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Volume 6 no 2

From The Editor

Wisdom upstream, bliss downstream

As a boy I used to play in a small stream in the neighbourhood. I knew what 'disturbing' the water upstream meant - people downstream had to contend with muddy, sometimes, polluted water. Of course, there were times when I was a victim of my own mischief. A child's play it may be, but that is the way all things in life works - where there is a cause, there will be effects.

An activity upstream produces an effect downstream. Those who are wise know it too well. Thus, it is said that 'the wise fears the cause' while 'the ignorant fears the consequences'. Those who have wisdom know very well the kind of consequences or effects their actions can lead to, and they are therefore mindful of committing wrong deeds. Whereas, people who are ignorant, only begin to fear the consequences of their actions after they have committed them. They are afraid to face the punishments that stem from their own wrong doings. It will be too late.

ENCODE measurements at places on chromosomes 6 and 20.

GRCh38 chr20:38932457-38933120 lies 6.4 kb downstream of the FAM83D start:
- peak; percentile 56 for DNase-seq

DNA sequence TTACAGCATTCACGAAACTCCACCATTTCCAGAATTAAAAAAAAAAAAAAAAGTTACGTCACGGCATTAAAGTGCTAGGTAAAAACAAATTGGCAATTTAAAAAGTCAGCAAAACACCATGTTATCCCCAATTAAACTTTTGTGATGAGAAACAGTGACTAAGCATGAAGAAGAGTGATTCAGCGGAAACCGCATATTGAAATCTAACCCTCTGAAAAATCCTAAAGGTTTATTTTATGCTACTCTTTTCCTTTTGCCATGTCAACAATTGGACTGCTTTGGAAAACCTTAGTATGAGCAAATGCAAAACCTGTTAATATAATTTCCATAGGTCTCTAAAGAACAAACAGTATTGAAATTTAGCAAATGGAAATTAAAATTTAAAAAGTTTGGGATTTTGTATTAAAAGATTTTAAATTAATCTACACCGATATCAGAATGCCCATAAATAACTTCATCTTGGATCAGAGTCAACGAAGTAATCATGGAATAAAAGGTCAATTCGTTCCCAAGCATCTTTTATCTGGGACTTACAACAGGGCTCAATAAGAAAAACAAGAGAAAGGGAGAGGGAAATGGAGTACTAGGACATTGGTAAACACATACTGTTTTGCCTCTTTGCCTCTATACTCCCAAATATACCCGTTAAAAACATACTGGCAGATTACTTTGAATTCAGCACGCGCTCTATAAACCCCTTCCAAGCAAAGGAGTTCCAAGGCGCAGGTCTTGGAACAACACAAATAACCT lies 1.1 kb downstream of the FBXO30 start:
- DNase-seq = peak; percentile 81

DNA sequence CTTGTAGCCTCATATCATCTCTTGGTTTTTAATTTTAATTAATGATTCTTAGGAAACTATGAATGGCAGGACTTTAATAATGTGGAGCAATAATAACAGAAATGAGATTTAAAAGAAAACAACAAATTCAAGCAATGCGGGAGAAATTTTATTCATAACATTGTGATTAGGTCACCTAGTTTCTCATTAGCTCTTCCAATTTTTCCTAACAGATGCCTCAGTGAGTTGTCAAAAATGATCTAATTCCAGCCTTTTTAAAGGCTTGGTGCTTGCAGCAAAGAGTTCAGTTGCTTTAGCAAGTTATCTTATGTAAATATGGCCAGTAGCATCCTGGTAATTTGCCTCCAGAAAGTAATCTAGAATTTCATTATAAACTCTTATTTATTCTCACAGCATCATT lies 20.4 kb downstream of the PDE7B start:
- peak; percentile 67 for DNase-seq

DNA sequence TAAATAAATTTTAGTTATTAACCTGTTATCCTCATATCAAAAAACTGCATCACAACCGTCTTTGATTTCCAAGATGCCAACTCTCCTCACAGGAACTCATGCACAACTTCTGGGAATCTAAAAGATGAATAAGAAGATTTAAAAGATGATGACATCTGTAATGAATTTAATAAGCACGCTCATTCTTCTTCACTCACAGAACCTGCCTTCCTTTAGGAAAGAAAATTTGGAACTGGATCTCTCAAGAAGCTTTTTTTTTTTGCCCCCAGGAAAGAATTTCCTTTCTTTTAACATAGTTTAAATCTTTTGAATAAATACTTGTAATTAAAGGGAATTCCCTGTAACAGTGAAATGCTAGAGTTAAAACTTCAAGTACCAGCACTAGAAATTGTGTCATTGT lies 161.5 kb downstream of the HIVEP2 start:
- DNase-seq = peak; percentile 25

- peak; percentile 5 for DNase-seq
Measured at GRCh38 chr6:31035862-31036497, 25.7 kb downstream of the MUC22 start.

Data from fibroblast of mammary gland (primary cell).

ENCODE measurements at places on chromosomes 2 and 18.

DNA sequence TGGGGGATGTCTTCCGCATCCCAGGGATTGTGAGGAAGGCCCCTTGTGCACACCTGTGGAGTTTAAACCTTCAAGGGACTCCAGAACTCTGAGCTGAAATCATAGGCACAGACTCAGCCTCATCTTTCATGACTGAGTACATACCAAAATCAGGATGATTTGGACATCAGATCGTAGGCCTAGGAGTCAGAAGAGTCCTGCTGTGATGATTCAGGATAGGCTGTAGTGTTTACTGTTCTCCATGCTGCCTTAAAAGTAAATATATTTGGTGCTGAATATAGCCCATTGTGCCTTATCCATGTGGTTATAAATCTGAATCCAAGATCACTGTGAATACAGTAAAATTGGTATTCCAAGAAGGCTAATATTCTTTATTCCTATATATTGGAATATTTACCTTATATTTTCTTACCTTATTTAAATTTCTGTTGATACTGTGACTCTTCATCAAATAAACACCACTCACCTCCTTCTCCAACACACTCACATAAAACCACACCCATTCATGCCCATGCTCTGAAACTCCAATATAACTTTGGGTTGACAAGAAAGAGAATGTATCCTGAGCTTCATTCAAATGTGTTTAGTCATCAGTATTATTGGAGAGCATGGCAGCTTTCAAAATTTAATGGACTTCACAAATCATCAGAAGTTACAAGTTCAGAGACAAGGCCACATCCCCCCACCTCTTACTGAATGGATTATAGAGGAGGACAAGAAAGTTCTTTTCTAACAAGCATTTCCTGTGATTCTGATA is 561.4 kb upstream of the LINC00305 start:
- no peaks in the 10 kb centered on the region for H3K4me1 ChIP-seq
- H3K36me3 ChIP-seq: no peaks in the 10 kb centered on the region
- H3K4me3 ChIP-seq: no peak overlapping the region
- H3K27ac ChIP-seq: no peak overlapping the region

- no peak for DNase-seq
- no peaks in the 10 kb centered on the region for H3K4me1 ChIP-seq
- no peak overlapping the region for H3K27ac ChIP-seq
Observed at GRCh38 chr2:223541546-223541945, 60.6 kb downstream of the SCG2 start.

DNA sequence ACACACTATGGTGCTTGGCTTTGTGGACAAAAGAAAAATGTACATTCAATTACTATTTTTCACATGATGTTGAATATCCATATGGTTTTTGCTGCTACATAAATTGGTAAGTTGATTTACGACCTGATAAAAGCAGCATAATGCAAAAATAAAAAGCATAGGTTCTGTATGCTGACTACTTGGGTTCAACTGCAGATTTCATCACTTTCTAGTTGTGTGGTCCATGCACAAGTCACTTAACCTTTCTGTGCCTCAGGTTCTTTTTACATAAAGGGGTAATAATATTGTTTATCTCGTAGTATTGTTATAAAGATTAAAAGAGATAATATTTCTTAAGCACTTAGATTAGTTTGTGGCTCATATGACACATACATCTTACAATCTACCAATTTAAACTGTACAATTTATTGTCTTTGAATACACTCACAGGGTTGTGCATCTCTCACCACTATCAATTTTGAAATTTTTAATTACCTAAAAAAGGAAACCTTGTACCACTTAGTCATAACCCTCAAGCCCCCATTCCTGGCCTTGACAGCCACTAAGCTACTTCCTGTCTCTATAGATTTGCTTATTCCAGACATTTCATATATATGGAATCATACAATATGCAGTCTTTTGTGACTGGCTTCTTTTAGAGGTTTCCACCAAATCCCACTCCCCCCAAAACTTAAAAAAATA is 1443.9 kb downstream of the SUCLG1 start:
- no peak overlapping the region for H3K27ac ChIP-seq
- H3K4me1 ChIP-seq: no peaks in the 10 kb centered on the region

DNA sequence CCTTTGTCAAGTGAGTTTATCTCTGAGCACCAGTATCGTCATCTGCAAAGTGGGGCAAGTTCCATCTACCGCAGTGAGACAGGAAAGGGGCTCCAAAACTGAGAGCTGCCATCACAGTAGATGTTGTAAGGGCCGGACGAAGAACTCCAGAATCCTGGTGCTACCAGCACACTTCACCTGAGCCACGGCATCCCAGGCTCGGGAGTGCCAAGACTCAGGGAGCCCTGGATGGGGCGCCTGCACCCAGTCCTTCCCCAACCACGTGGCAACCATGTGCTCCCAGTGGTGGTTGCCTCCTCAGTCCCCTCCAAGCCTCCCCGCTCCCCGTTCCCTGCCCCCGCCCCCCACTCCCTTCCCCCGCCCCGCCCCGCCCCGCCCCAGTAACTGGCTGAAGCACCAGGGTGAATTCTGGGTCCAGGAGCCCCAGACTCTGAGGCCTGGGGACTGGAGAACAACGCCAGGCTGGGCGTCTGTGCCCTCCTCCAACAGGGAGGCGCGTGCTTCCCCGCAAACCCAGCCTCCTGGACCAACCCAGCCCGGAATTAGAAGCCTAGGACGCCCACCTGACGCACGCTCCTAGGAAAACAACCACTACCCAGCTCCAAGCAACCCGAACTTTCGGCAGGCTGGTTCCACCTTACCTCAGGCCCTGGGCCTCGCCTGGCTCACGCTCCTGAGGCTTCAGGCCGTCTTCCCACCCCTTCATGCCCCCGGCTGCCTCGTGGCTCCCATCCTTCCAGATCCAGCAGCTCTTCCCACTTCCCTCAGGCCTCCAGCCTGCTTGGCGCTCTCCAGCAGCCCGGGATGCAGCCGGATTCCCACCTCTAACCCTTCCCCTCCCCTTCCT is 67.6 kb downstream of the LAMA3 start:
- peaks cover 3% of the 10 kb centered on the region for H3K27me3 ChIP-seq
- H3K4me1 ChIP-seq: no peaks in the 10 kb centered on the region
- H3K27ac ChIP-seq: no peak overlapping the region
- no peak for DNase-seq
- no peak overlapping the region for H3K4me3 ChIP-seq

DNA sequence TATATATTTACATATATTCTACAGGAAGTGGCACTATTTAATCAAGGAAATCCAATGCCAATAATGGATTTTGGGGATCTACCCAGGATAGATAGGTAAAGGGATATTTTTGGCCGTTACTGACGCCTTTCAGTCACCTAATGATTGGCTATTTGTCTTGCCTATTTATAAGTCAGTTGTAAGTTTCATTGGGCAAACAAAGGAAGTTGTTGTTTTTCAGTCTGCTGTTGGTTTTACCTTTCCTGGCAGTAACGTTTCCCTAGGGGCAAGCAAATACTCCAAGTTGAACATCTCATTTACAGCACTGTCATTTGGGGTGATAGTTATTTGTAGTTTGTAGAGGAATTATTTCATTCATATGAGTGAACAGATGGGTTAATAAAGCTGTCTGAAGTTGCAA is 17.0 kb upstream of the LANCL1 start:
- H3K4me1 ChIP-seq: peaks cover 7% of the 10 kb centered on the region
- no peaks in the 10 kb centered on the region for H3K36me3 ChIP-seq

If life can be compared with water moving through a stream, then what is upstream soon becomes downstream. What is downstream today, becomes the upstream of the future. Therefore, exercise our wisdom upstream, so that we will always have bliss downstream.

When Buddhism speaks of 'cause and effect', it is not merely describing a natural phenomenon. It is also not simply to caution people not to disturb the water upstream. Most important of all, it is to guide people in their actions, in what they do everyday, in order to derive bliss and happiness in life. Thus, what we do, what we say and what goes on in our mind have a direct bearing on the quality of the life that we shall lead, if not today, then perhaps tomorrow, next year, the year after or even in the next life. The water will always flow downstream, bringing bliss or suffering as the case may be. We can either congratulate or blame ourselves for it.

There is indeed boundless bliss and happiness in life. They are everywhere for the taking. Take a cue from the Buddha's teachings; after all, the purpose of these teachings is to help sentient beings alienate from suffering and attain bliss. May you have an abundance of them.

Be with Buddha.

Copyright 2002.Jen Chen Buddhism Centre